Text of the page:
The second type of trust, relational trust, goes deeper. Relational trust refers to how safe it is to trust the other person with your vulnerabilities and feelings. For example, what does the other person do when you admit a weakness, reveal a need, admit a mistake, have a failure, or talk about trouble from your past? When these issues manifest themselves in a relationship, the other person should understand that it was a huge risk for you to talk about them in the first place.
Because it is deeper and more personal, a break in relational trust is a more serious problem than a break in functional trust. A financially irresponsible person—someone capable of breaking functional trust when it comes to money—may yet be trusted for how he feels toward you. You wouldn’t want to trust him with your finances, but you can trust his concern for you in other areas.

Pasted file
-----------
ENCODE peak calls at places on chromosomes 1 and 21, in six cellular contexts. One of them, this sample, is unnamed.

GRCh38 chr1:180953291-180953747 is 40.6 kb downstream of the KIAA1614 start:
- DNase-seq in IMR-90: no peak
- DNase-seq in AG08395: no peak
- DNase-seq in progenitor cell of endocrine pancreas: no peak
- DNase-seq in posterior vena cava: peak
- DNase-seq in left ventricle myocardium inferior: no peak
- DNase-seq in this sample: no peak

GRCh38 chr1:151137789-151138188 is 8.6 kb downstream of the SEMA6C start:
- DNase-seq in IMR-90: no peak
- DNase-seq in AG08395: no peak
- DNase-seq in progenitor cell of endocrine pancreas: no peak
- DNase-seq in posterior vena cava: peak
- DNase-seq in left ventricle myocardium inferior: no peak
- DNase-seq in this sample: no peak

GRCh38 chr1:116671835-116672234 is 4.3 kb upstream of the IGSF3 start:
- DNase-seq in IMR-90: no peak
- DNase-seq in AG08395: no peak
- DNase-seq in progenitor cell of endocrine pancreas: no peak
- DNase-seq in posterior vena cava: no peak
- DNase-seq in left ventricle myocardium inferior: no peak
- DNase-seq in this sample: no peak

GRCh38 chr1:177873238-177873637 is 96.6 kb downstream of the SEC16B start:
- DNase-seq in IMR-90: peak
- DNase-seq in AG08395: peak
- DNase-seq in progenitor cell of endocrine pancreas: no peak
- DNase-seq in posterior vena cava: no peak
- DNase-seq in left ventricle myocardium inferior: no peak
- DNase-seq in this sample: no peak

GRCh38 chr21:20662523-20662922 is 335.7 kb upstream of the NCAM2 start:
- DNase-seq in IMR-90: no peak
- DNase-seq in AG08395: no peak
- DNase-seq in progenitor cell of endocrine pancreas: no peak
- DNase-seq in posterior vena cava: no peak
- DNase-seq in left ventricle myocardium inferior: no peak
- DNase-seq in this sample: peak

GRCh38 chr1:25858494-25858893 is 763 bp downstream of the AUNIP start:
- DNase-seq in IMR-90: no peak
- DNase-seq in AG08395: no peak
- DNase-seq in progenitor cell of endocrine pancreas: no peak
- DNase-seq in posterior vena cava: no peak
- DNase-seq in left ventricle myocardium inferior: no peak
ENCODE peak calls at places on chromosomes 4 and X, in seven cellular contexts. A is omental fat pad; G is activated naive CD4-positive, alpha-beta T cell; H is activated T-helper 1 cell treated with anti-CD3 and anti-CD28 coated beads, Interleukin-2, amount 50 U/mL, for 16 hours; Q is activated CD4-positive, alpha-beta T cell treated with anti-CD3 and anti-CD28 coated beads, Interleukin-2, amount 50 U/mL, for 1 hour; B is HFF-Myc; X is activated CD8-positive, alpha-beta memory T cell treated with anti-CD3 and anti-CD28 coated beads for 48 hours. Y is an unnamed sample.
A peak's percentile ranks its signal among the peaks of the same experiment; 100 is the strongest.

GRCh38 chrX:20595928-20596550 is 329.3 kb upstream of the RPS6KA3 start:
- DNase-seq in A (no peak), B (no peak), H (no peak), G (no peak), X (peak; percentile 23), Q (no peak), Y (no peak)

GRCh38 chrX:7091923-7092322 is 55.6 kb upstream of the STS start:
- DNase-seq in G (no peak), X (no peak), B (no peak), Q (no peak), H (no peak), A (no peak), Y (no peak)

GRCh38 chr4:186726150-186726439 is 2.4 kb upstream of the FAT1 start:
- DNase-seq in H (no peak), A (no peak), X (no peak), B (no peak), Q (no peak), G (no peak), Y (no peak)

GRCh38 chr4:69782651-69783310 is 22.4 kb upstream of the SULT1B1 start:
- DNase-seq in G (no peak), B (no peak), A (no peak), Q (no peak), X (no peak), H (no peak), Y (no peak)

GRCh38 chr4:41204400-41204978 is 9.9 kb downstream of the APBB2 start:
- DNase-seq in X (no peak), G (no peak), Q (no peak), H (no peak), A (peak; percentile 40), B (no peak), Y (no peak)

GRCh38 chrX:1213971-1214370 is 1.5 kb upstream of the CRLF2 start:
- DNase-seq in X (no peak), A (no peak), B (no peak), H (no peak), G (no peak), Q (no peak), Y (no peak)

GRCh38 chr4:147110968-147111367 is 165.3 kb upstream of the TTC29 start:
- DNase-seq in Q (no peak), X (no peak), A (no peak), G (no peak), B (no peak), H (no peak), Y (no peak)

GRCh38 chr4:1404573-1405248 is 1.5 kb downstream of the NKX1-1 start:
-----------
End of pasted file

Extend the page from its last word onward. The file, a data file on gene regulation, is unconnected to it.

However, the reverse is not true. Someone who is responsible in areas related to functional trust but isn’t safe with relational trust—responsive to your feelings and needs-is simply not someone you can safely get close to.
Sooner or later, the passage of time unearths the flaws or weaknesses of the people in a relationship. These flaws cause a rupture in functional trust when someone lies, becomes irresponsible, or reveals a behavior or a secret that causes problems. Flaws or weaknesses cause a break in relational trust when the person becomes emotionally disconnected, controlling, critical, or self-absorbed.